Australia to probe Facebook Google over media disruption



SYDNEY: Australia’s competition regulator said on Monday it would investigate whether U.S. online giants Facebook and Alphabet Inc’s Google has disrupted the news media market to the detriment of publishers and consumers.

Like their rivals globally, Australia’s traditional media companies have been squeezed by online rivals, as advertising dollars have followed eyeballs to digital distributors such as Google, Facebook and Netflix Inc.

The government ordered the probe as part of wider media reforms, amid growing concern for the future of journalism and the quality of news following years of declining profits and newsroom job cuts and the rise of fake news.

“We will examine whether platforms are exercising market power in commercial dealings to the detriment of consumers, media content creators and advertisers,” Australian Competition and Consumer Commission (ACCC) Chairman Rod Sims said in a statement.

The inquiry also would study how Facebook and Google operated to “fully understand their influence in Australia”, he added.

A Google spokesman said, “We look forward to engaging with this process as relevant.”

Facebook did not immediately respond to a request for comment.

The idea for an ACCC investigation was hatched during media reform negotiations in Parliament earlier this year, which resulted in a relaxation of ownership laws to allow the country’s big players to boost their market share to better compete against online disruptors.

Independent media analyst Peter Cox told Reuters it was unclear what measures the competition regulator could recommend to the government even if it found the country’s media sector was increasingly anti-competitive.

“You could see this as a stepping stone towards another type of reform, such as tax,” said Cox.

Jurisdictions around the world, including the European Union, are grappling with how to tax technology giants with global operations.

Currently corporate taxes are paid where firms have a physical presence, which allows digital multinationals to book most of their profits where they have set up headquarters as opposed to where they make their money.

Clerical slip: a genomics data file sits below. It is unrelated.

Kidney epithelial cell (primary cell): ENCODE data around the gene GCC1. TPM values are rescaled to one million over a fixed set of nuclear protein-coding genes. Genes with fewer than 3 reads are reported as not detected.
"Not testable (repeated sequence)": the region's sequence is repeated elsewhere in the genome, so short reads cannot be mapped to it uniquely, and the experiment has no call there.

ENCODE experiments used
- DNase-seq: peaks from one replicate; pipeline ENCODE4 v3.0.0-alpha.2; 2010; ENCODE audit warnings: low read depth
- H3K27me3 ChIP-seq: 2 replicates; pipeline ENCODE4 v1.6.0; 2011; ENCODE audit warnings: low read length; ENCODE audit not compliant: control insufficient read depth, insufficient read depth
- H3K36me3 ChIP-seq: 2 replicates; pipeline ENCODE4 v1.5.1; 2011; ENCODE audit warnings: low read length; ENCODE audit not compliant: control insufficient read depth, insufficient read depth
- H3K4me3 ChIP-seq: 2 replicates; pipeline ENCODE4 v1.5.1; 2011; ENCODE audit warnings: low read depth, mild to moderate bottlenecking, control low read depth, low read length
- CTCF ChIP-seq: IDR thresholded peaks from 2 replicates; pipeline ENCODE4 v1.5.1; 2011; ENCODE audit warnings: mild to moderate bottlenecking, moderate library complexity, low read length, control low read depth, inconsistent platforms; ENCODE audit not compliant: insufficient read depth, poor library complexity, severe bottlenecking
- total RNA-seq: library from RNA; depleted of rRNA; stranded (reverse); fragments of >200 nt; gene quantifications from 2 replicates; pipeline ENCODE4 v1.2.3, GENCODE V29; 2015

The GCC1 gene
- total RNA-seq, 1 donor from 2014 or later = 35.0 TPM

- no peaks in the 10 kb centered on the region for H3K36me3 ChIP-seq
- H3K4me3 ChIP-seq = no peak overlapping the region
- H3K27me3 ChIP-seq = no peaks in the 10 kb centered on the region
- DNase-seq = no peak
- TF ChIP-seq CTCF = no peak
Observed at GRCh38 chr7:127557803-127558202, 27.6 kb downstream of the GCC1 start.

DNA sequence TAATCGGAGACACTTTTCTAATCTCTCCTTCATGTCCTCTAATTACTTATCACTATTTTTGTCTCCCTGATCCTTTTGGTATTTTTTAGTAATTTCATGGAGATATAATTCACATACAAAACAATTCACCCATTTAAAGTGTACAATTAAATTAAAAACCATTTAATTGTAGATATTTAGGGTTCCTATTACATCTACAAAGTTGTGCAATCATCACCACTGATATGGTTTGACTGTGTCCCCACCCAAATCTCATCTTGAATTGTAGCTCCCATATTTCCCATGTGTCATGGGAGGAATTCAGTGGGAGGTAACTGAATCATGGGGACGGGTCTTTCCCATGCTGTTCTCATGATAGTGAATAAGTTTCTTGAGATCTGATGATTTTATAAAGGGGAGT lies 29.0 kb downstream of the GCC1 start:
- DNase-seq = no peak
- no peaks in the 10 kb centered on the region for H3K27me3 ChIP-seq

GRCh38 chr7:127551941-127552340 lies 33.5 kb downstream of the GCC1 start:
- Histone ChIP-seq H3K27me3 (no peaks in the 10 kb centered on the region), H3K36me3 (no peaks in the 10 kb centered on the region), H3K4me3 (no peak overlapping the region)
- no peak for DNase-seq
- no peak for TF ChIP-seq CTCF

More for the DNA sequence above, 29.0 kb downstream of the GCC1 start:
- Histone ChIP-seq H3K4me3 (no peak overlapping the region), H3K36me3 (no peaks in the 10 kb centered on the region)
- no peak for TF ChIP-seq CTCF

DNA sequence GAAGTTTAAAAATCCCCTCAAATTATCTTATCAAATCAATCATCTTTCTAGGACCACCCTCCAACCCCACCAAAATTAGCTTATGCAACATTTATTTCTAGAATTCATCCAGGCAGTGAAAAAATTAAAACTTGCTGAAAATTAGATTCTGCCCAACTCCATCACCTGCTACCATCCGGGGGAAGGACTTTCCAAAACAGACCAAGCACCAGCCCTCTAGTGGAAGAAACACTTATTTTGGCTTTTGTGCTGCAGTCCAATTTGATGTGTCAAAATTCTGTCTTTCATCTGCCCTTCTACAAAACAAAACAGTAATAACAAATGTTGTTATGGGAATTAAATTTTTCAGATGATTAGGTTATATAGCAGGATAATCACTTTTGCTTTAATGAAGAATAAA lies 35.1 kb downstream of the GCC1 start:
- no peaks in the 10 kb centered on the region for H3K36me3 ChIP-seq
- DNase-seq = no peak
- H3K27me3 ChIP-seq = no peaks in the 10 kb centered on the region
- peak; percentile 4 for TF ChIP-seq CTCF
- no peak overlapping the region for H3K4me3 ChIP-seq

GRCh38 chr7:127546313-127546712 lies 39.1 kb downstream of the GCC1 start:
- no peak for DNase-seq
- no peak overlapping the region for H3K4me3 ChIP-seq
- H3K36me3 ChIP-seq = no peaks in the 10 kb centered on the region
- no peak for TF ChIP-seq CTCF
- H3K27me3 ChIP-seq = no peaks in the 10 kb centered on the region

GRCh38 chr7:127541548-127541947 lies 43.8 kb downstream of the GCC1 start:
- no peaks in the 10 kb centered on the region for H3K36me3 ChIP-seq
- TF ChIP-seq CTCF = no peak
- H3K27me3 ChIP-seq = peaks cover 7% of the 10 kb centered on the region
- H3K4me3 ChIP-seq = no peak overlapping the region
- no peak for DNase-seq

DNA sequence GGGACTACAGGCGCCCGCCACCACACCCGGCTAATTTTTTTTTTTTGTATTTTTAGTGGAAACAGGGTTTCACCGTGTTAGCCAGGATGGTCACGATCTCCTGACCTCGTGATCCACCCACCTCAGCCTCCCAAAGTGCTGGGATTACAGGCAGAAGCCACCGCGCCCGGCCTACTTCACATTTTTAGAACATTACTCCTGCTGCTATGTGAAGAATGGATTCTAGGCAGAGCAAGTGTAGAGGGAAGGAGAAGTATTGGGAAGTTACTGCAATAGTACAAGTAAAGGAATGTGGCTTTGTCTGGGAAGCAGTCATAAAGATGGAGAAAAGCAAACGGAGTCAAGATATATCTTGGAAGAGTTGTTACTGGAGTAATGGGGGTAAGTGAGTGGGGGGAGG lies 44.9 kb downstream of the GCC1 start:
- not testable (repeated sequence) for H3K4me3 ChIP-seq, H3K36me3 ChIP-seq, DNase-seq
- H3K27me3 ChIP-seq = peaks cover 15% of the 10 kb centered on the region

The Australian probe will have power to demand information from businesses and hold hearings. It is due to make its final report in 18 months.



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Confronting digital disruption Register for COMMA now



KUALA: It is curtain raiser for Communications Asean: The Content Summit (COMMA), a two-day symposium organised and produced by Astro AWANI.

How do we define digital distruptor? The fear of cannibalisation? What holds business head honchos from plunging full throttle into embracing digital transformation?

Or is it the fear of the unknown, especially every media practitioners are embracing this whole wide world of digital realm.

The media and communication industry was the first to be impacted by the ‘digital disruptor’, said IDC for ASEAN Region Managing Director, Sudev Bangah.

Essentially, it is about thinking out of the box.

According to Bangah, it is about seeking for solutions to stay ahead of tech-savvy disruptor, who have remained frugal as they seek solution out of their paradigms.

“They (the media companies) were not able to solve that and ended being extremely competitive with the digital disruptor.

The only way to move forward and create a win-win situation is to get the media companies and the digital disruptor to co-exist.

“As that occur, users will be at the centre of the focus of the organisations as they present fresher and more relevant content,” he added. 

According to the Audit Bureau of Circulations Malaysia, all major local newspapers have recorded huge drops in circulation. 

Harian Metro recorded a drop of 62.5 per cent – from 379,169 copies in 2012 to 142,262 in 2016.

The country’s oldest newspaper, the New Straits Times is steadily embracing the impact with circulation at 41.6 per cent from 93,321 copies at the end of 2012 to 54,490 copies at the end of last year.

Utusan Malaysia and Berita Harian each saw their circulation figures fell by 30 per cent within similar period of time.

 

This was acknowledge by New Straits Times Press Chief Executive Officer, Datuk Abdul Jalil Abdul Hamid  who said that the digital disruption has affected the circulation and profitability of the company.

In fact he said the company has to stop their print circulation in Sabah and Sarawak as a move to cut costs.


 

 

If you’re keen to be part of the digital media camaraderie at COMMA, do register at www.comma.my or walk in to the registration desk at Shangri-La Hotel Kuala Lumpur.
 



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